The band were championed by fellow musicians – the likes of John Lennon and Eric Clapton publicly praised Taste before they even had a record deal – and they played support at Cream’s Royal Albert Hall farewell concerts, as well as touring the US opening for Blind Faith. Their On The Boards album (released January 1st, 1970) won wide critical acclaim and chart success. Taste provided a standout performance at 1970’s Isle Of Wight Festival yet split acrimoniously at the end of that year. Rory Gallagher immediately set off on his solo career while the rhythm section formed Stud, a band as forgettable as their name is vulgar. A flurry of Taste live albums and a collection of 1967 Belfast demos were released across the 1970s, none with Gallagher’s permission or approval.

Those who love Taste’s music must wonder why this band, who shone so brightly and so briefly, appear to have been banished. Gallagher refused to include Taste material in his live sets for the rest of his life: that he felt such enmity towards what he experienced in the band that took him from the showband circuit to international stardom suggests severe trauma. Yet the music contained on Taste’s two studio albums is superb: their eponymous debut is dynamic late-1960s blues rock, while On The Boards is a striking blend of blues, jazz, rock and pastoral psychedelia. Taste were both critically acclaimed and commercially successful, yet in the decades since they split up, their legacy has been marginalised.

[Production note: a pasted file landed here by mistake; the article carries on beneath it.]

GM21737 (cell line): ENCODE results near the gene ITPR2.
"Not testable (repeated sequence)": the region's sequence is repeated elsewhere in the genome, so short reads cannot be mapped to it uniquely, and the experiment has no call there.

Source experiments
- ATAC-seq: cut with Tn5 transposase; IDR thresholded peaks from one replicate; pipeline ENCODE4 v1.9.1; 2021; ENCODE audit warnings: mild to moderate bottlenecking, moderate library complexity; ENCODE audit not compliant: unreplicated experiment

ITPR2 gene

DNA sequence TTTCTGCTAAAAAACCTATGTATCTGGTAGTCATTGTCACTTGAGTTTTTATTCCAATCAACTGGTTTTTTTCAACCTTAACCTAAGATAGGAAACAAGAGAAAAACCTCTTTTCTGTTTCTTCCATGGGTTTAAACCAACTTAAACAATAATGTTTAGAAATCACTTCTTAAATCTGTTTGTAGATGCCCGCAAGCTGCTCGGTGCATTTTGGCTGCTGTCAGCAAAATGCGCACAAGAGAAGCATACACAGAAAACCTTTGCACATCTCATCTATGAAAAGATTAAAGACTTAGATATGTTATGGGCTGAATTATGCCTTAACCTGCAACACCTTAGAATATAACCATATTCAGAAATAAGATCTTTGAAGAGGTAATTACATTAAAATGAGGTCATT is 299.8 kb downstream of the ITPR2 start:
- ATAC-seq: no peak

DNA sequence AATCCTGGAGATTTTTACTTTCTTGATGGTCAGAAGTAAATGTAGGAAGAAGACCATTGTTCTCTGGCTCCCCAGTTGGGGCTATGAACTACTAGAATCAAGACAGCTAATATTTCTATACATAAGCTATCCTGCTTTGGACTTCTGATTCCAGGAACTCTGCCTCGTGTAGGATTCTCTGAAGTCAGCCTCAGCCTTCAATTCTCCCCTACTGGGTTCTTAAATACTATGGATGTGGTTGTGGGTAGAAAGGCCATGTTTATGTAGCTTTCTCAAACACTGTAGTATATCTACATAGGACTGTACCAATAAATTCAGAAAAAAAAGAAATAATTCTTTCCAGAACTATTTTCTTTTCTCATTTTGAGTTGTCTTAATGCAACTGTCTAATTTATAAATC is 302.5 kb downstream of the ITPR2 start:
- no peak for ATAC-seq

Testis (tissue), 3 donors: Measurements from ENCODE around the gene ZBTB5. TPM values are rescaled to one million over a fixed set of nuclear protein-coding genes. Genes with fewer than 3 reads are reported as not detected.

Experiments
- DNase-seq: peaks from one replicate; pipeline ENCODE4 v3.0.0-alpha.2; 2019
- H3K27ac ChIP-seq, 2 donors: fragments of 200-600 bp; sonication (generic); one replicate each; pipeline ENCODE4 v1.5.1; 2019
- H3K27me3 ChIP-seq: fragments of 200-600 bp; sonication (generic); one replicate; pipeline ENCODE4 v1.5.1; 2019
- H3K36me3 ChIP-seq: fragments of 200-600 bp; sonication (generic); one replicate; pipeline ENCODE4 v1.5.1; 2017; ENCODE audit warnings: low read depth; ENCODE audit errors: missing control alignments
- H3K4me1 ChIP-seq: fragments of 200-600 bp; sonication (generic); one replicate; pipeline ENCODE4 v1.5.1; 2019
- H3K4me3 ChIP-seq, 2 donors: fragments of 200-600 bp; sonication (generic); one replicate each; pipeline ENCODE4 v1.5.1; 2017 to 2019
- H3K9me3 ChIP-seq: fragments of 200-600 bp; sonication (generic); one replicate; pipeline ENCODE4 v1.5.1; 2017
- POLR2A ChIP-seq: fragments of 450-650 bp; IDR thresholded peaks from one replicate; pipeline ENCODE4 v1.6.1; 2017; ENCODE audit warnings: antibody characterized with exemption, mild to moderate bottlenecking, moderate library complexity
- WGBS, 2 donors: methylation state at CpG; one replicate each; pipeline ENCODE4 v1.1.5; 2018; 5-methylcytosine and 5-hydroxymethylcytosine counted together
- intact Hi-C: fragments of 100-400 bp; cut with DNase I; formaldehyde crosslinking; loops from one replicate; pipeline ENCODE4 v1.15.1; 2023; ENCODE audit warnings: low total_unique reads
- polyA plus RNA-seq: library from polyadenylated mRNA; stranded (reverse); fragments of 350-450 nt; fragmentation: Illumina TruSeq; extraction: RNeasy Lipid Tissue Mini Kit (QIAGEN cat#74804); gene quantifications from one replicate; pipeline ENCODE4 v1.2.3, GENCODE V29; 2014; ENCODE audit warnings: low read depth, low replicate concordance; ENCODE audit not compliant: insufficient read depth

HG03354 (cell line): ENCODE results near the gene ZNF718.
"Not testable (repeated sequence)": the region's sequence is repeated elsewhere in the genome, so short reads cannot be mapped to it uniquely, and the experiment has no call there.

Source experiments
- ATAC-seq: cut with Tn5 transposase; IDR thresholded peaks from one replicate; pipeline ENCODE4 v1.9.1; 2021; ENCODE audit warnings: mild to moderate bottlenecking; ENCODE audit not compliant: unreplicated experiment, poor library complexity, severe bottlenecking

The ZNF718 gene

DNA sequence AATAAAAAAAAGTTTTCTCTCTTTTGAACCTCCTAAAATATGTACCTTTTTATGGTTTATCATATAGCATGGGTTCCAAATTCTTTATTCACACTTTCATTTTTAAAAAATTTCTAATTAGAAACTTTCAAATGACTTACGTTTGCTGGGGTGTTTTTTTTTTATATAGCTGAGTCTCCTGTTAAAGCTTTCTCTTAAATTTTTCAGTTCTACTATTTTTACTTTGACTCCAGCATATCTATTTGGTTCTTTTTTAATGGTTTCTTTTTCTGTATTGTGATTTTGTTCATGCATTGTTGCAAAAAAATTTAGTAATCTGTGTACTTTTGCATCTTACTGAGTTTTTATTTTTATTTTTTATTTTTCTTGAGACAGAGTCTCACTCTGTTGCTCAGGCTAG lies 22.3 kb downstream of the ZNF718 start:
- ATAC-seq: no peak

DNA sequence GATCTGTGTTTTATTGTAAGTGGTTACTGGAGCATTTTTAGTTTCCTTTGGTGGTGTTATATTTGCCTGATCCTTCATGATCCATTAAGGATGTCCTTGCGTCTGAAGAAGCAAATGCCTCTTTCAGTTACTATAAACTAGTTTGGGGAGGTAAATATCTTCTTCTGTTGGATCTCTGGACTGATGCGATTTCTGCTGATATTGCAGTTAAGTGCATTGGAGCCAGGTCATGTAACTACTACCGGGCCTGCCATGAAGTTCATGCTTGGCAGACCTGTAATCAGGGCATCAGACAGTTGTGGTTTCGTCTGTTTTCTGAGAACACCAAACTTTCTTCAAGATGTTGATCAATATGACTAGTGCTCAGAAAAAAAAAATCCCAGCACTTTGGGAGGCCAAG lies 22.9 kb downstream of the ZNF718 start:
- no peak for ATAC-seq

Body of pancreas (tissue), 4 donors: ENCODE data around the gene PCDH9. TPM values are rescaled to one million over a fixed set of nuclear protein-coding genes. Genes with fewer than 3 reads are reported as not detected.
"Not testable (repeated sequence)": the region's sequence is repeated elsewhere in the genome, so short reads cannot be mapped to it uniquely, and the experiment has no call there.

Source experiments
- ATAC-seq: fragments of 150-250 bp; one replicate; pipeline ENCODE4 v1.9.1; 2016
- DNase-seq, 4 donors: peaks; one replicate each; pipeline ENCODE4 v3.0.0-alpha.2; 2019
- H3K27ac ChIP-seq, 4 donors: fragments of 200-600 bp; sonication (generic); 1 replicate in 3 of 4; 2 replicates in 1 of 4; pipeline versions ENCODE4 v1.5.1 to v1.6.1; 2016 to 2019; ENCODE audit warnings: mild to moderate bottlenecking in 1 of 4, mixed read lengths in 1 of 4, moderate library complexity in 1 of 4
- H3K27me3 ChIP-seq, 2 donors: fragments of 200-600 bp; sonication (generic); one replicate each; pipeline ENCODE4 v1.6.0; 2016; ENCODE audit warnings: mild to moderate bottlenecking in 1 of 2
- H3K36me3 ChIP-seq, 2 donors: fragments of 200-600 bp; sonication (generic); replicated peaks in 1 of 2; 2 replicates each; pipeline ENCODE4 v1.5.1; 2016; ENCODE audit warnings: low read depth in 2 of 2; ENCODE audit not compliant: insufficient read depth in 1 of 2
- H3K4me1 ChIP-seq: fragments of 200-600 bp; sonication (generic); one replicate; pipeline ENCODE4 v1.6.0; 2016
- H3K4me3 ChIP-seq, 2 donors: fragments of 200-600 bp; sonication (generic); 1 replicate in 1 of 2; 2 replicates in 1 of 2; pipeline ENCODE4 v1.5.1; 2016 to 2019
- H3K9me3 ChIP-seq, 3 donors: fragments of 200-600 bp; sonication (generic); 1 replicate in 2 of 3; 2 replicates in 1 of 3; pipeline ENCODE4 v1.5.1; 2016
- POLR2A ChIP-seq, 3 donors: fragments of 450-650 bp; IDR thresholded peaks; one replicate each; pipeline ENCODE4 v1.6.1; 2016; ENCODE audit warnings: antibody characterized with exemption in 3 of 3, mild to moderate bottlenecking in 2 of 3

This is finally about to change. A Taste box set, I’ll Remember, is being released alongside a DVD containing the band’s Isle Of Wight performance. These releases are due to the diligence and care of the Gallagher estate, who have worked tirelessly to ensure that Rory’s legacy is properly handled. “For me, Taste has always been a passion,” says Donal Gallagher, Rory’s only sibling, “but this has been a walk through a nettle field.”